#1. Balance is important in every aspect of music making.
Here are two of my favorite definitions of balance:
- A harmonious or satisfying arrangement or proportion of parts or elements, as in a design.
You balance your instrument, you balance the velocity of your wind or your bow, you balance dynamics, you balance your practice sessions between warm ups and repertoire, etc. But do you balance your primary instrument — your body? Balance is not about having perfect “posture” when you play. A posture implies a fixed place, a position, a pose or a stance. This is not what you want if you are about to move — and music is all about movement. We all know the unpleasant result when the musical line is static and not moving from one place to another place. The same is true of your body. Balance in your structure allows for free and easy movement, which transfers directly to the quality of sound you make on your musical instrument.
Do you suffer neck and shoulder tension and/or pain in your lower back when you sit or stand to play? Begin by taking a good look at how you balance your head on your spine. Perhaps your head is slightly forward, leaning in towards your instrument. Or perhaps your head protrudes forward towards the music, in an effort to see it more clearly — decipher the notes, rhythms, etc.. If you are collapsed around your naval or at the “waist”, the back of your head will pull down and back, you will feel shortening and compression in the back of your neck, and your chin will jut forward. Try it a few times to experience this uncomfortable sequence of actions. Remember that you can always reverse it to come back to balance!
Activity: the next time you practice, set up your smart phone and make a video from the side. Play long enough to get involved in the music so you can forget about the video. For this activity do not worry about mistakes or attempt to create the polished product you would send off for an audition. We will experiment with that another time — so for now take that pressure off yourself! You are simply observing what you SEE when you play. Save the video so you can compare it to future videos, once you have learned to properly balance your head on your spine.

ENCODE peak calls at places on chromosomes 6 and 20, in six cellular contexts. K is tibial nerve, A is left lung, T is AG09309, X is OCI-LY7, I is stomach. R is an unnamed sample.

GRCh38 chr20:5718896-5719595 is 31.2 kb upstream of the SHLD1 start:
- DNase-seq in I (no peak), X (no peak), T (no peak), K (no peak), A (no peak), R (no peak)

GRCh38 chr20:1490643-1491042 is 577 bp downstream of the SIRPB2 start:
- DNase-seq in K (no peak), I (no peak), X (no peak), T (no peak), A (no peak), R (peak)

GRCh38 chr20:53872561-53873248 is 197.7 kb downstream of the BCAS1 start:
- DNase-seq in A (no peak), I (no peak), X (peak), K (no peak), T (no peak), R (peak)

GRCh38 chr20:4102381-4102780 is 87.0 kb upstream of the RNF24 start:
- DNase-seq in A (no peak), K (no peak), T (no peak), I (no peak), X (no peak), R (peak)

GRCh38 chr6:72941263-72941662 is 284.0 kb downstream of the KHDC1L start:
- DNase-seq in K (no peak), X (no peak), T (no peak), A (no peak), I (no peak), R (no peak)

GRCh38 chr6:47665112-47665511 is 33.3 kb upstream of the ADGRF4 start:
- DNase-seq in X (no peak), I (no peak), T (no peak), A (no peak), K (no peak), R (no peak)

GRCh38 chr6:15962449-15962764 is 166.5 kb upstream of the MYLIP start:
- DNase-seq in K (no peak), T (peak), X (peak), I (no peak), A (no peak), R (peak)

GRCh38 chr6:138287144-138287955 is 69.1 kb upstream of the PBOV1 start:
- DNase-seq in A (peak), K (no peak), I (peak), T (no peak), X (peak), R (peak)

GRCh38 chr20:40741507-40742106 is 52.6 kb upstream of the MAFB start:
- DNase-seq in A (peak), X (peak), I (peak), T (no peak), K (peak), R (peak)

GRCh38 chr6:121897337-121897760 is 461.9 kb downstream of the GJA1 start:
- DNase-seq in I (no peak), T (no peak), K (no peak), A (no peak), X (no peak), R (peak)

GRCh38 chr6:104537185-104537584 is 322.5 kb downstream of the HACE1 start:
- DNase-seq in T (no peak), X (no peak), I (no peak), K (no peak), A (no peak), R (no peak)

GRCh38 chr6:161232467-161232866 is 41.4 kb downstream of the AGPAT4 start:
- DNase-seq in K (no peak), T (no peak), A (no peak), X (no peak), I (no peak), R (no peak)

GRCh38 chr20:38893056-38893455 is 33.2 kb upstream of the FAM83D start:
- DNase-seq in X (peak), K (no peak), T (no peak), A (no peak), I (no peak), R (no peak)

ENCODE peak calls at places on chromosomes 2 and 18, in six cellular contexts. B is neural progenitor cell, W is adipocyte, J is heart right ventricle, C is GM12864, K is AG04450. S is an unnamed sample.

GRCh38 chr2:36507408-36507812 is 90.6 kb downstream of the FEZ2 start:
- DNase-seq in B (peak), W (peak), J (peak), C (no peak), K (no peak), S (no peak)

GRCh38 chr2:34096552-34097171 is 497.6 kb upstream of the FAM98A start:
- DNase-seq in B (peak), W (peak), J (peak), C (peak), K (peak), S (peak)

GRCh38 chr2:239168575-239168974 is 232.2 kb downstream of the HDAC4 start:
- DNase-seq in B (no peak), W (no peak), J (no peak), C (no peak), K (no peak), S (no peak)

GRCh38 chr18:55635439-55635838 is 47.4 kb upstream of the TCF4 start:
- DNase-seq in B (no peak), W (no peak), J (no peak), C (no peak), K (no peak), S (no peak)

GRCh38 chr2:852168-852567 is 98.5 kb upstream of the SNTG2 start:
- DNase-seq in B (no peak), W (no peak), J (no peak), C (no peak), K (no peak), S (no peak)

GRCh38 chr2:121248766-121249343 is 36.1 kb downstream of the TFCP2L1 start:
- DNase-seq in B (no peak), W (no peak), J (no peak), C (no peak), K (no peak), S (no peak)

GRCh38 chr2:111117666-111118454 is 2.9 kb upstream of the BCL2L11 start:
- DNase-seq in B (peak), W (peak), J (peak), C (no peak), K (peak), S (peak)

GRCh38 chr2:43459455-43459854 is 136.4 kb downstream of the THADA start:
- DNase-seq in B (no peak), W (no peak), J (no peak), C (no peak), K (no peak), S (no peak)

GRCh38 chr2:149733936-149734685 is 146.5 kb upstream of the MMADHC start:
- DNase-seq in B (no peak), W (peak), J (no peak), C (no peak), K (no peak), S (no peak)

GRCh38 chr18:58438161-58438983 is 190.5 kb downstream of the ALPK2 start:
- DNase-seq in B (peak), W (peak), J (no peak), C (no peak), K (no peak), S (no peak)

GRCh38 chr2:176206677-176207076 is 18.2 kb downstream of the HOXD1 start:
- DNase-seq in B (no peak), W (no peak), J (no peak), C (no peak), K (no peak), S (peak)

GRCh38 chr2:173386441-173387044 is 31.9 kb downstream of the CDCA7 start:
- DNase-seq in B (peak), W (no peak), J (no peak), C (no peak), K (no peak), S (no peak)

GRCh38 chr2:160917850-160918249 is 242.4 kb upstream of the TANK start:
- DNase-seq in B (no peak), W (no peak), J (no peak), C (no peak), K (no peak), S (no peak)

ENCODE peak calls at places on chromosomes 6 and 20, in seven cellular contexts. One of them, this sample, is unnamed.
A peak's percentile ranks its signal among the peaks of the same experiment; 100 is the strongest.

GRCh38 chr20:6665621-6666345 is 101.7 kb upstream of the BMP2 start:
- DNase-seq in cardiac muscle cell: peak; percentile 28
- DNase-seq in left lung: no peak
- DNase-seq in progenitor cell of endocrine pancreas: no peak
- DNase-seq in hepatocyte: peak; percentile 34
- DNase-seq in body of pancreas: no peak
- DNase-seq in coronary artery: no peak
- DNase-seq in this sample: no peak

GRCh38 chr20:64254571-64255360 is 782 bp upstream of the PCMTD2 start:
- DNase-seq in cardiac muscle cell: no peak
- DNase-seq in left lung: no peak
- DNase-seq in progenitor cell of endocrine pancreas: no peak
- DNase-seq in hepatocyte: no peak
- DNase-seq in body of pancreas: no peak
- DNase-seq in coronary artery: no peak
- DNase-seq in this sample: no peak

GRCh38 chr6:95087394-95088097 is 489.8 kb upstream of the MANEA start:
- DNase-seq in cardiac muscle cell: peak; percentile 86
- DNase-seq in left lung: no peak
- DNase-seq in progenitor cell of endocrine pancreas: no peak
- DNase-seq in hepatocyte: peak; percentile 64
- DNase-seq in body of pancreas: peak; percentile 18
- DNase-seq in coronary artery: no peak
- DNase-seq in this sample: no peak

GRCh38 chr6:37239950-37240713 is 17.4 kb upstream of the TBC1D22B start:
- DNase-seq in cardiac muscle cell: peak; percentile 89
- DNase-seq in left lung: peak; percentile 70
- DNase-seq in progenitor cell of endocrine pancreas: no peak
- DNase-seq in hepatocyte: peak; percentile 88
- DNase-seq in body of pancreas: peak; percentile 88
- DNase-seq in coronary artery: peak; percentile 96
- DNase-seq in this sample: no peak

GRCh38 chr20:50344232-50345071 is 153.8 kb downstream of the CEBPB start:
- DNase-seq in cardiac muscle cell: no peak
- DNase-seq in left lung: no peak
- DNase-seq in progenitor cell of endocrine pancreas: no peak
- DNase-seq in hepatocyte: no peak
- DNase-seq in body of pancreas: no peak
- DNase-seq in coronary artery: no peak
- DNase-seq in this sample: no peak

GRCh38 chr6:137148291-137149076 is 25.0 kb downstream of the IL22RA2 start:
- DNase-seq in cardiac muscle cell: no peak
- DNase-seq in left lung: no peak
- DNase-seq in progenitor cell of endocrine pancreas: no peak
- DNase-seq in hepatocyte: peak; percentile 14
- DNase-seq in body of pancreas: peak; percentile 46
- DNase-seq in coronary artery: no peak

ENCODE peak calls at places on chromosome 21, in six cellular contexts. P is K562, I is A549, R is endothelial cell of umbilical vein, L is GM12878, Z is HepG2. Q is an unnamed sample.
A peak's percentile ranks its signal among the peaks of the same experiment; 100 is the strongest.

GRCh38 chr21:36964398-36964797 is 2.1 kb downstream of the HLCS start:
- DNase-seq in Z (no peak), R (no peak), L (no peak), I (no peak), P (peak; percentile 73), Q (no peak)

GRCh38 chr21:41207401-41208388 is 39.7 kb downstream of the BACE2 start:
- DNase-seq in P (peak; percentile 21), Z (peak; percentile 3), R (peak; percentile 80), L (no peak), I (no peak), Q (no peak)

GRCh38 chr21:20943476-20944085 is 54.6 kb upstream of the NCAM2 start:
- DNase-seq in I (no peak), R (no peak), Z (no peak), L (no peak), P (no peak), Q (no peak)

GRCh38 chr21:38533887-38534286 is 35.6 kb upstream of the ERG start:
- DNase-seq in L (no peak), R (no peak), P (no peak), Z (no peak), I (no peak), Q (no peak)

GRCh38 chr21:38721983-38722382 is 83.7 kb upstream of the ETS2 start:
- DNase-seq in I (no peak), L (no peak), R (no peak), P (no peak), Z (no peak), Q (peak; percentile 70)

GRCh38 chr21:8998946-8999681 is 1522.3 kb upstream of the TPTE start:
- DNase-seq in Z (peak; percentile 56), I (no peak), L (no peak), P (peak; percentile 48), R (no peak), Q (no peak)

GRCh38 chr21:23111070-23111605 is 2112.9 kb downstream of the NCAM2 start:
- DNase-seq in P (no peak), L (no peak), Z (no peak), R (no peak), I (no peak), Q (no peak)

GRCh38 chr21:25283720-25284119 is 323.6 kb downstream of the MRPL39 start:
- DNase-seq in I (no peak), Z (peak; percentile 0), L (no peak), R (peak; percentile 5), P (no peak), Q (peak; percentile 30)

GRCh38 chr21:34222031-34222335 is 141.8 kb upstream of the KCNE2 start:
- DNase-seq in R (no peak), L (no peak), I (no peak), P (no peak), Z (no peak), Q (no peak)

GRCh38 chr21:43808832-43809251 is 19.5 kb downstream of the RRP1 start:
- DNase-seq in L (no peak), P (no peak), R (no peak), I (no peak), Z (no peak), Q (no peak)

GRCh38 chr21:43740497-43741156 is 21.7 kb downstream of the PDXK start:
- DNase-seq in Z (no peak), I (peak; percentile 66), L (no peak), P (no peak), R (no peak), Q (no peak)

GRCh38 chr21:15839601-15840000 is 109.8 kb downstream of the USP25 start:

Part two of this blog series will go into more detail about how to experience and continually renew the head-spine balance relationship, as well as other places of balance throughout the your primary instrument — you body.
By joining the email list in the form below, you will be guaranteed to receive all 7 blogs in this series, PLUS a FREE online mini lesson with me! In this lesson you might or might not even play a note, but we will take a look at how you set up to play your instrument, and how the balance of your body with your instrument will improve your sound and reduce or even eliminate tension. I encourage you to provide any additional information you would like me to have in the comments section below.